Child advocates think that the bill the new Congress will pass will be similar in policy to the Senate bill that Bush vetoed. But thanks to inflation, it will have to include greater spending to cover the same number of children—perhaps as much as $50 billion over five years.

"You're effectively doing the Senate bill with a couple of tweaks," said Bruce Lesley, president of First Focus, a child advocacy group.

That includes one significant and controversial tweak. In 1996, Congress passed a law (PL 104-193) that forbids legal immigrant women and children from enrolling in Medicaid or SCHIP for the first five years that they are in the country. Child advocates have long sought to lift that prohibition, and see their opportunity under Obama.

Democrats face a problem paying for the expansion. The bill that Bush vetoed was paid for with an increase in tobacco taxes, including a 61-cent increase in the cigarette tax to $1 per pack. But that same tax increase won't pay for the larger expansion that is now contemplated.

"I think it will probably be one of the bigger issues," Lesley said.

Democrats also face a deadline. New spending on SCHIP is authorized only through the end of March—after that, the program would have to run only on money in reserve, and many states would quickly face shortfalls in their programs.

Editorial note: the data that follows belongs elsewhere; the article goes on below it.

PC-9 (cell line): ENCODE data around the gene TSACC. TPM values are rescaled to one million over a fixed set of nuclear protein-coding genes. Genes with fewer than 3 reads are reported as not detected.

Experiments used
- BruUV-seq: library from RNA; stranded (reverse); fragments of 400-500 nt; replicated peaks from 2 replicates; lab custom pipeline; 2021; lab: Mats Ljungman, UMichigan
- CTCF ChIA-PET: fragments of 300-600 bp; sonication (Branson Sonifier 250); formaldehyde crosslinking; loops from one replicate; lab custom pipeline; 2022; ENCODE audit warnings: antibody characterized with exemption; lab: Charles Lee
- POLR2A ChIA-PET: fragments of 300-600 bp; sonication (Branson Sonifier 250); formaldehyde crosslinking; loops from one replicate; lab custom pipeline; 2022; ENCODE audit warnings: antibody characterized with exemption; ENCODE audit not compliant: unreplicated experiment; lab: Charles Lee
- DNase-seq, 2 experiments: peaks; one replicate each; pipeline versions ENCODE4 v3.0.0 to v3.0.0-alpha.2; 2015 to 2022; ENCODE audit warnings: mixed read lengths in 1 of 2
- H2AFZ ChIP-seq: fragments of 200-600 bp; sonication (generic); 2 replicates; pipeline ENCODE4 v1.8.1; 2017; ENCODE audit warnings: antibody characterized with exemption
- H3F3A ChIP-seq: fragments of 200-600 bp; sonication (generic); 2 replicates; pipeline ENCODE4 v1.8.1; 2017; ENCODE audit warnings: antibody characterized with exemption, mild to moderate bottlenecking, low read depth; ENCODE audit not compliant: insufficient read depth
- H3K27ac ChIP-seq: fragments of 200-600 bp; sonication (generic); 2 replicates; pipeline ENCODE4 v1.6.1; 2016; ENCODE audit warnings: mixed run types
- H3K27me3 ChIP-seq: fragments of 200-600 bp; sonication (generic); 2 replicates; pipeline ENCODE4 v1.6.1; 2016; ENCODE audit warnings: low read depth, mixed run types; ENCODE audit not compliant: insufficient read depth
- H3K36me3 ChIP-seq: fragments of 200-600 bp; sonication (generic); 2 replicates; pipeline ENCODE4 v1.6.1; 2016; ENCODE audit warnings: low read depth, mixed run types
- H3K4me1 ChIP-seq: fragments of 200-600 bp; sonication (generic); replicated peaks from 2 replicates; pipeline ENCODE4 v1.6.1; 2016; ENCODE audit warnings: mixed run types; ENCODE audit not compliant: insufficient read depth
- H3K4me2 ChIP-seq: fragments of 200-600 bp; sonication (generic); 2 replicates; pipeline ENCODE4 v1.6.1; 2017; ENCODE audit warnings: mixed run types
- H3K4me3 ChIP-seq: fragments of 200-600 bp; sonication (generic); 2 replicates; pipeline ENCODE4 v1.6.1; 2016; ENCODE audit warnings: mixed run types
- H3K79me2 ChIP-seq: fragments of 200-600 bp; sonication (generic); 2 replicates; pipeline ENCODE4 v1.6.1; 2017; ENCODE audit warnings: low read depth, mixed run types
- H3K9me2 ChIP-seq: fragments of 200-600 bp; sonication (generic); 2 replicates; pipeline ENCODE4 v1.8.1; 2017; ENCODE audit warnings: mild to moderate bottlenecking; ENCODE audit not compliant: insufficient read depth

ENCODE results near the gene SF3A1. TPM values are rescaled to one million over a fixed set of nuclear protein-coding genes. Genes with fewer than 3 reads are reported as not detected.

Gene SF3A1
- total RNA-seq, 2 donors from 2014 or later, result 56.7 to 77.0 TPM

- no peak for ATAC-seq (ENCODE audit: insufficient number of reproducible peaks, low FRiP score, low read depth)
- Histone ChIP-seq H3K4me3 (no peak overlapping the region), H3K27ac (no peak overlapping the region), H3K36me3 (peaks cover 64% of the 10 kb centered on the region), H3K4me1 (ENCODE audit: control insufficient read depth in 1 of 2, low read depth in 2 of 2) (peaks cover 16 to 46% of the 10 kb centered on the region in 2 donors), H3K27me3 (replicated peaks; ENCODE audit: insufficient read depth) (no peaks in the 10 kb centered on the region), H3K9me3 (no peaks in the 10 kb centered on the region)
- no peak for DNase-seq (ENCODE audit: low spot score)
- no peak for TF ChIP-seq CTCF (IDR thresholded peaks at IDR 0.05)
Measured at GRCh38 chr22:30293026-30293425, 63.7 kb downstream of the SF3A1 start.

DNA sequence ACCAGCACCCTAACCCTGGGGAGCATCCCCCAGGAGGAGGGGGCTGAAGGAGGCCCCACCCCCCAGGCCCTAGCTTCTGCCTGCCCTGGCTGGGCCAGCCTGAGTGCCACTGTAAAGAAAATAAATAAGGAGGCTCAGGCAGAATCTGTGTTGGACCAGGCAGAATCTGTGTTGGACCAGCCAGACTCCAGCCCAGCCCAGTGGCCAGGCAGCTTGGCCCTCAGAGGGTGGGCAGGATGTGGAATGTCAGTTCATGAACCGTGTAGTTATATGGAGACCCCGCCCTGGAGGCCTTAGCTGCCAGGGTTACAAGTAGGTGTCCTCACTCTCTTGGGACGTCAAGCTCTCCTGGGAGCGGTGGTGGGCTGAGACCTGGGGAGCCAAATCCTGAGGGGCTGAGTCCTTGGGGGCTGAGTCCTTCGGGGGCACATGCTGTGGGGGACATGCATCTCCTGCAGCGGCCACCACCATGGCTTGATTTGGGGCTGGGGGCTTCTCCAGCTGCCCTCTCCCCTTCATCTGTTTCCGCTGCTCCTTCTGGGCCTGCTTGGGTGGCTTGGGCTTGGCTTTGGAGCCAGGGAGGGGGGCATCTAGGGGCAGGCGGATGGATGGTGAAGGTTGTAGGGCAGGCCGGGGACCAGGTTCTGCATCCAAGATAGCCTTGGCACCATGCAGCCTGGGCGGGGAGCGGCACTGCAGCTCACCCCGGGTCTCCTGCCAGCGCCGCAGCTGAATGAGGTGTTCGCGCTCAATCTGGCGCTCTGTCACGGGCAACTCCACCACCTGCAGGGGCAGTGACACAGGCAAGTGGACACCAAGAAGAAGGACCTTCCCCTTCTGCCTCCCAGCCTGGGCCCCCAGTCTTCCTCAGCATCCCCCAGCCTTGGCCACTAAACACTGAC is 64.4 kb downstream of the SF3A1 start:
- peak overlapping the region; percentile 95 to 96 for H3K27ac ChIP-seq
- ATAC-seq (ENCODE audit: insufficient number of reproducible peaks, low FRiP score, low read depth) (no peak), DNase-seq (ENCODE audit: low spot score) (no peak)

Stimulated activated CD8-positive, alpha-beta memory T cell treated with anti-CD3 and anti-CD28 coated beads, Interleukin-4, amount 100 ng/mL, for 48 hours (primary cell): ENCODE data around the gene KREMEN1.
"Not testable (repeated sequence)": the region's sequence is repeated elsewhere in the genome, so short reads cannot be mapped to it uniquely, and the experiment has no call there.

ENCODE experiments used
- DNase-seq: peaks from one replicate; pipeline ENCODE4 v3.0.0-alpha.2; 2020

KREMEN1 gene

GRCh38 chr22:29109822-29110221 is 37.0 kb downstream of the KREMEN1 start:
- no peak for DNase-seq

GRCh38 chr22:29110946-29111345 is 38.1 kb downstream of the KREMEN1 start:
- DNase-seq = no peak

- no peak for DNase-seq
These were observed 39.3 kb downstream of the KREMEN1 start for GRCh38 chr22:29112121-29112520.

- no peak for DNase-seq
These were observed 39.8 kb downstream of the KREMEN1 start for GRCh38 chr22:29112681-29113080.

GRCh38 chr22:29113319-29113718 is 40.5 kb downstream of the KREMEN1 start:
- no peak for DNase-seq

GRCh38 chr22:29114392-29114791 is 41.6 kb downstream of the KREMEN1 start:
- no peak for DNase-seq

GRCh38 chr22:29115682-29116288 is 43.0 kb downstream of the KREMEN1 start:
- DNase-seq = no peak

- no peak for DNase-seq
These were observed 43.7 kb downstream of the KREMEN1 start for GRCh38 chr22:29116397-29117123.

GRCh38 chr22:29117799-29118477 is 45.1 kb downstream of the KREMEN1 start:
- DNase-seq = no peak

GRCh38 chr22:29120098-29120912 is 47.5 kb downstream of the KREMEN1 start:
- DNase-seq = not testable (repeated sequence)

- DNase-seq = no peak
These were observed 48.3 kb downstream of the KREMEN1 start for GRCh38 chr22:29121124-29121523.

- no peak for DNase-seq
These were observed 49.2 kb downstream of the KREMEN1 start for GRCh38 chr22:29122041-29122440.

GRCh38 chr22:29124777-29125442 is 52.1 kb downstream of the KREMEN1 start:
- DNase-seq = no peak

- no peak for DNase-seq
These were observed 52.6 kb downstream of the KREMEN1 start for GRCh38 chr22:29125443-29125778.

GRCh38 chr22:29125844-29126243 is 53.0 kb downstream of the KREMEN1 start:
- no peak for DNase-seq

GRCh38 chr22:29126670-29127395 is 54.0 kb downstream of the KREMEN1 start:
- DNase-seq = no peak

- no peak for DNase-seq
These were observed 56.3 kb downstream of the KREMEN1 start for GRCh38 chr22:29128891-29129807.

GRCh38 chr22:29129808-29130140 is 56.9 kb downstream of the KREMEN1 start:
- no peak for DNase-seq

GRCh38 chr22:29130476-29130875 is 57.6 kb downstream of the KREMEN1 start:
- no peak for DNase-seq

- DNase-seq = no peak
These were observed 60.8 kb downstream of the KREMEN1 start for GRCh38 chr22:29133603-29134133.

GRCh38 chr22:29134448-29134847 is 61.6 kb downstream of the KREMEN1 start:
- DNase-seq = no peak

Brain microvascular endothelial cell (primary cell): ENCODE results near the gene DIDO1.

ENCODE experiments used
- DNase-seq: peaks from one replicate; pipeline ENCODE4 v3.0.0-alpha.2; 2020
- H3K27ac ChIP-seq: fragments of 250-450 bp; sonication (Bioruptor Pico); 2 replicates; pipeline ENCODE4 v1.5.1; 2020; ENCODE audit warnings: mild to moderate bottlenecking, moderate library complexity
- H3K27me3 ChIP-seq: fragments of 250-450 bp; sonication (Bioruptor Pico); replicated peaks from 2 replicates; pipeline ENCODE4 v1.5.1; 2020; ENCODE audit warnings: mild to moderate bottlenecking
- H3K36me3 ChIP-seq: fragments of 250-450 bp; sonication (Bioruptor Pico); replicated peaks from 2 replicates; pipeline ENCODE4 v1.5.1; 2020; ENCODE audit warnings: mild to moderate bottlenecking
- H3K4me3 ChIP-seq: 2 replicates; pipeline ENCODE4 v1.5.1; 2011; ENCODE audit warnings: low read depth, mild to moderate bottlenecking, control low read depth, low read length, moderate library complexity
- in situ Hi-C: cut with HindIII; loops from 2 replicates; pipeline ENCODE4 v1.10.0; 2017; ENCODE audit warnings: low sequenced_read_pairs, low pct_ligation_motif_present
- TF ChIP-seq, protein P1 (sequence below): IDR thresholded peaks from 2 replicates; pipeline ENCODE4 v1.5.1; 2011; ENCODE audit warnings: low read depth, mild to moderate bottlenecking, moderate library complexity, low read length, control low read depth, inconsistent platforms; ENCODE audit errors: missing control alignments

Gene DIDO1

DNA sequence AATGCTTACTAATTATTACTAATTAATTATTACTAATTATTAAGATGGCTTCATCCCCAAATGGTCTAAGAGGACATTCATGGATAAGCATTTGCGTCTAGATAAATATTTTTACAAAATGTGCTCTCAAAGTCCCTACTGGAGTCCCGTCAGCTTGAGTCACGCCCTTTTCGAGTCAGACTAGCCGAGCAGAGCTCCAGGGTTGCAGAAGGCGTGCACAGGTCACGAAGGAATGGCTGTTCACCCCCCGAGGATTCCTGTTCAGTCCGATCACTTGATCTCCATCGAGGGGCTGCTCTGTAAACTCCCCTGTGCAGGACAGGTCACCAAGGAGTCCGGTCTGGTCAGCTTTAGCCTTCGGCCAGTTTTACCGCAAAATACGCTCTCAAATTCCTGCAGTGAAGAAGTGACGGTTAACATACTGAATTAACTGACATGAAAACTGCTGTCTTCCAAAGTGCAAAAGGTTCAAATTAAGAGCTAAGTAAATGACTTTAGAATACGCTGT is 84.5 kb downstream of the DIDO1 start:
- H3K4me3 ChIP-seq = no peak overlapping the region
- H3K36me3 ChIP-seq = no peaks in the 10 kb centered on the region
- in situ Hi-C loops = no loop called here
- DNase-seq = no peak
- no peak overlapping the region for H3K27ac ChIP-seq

"Given the looming March deadline, states are looking to Washington for guidance on how this program will be structured," said Dr. Jay E. Berkelhamer, chairman of the American Academy of Pediatrics' Subcommittee on Access. The pediatricians' group also is lobbying for a quick SCHIP expansion.

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Experts Urge New Health Care Payment Methods

By John Reichard, CQ HealthBeat Editor

November 4, 2008 -- No matter which party fares best in Tuesday's presidential and congressional elections, there's bipartisan agreement that changes in health care payment are an important and perhaps underrated piece of the puzzle over how to overhaul the U.S. health care system. A new survey from The Commonwealth Fund and Modern Healthcare magazine, a hospital industry trade publication, finds varying levels of support among experts for payment alternatives but also widespread agreement that the current "fee-for-service" system must be changed.

The survey by Harris Interactive of some 222 health care experts from the worlds of business, insurance, labor, academia, government, and advocacy found that 69 percent think the current fee-for-service system is not effective at encouraging high-quality and efficient care.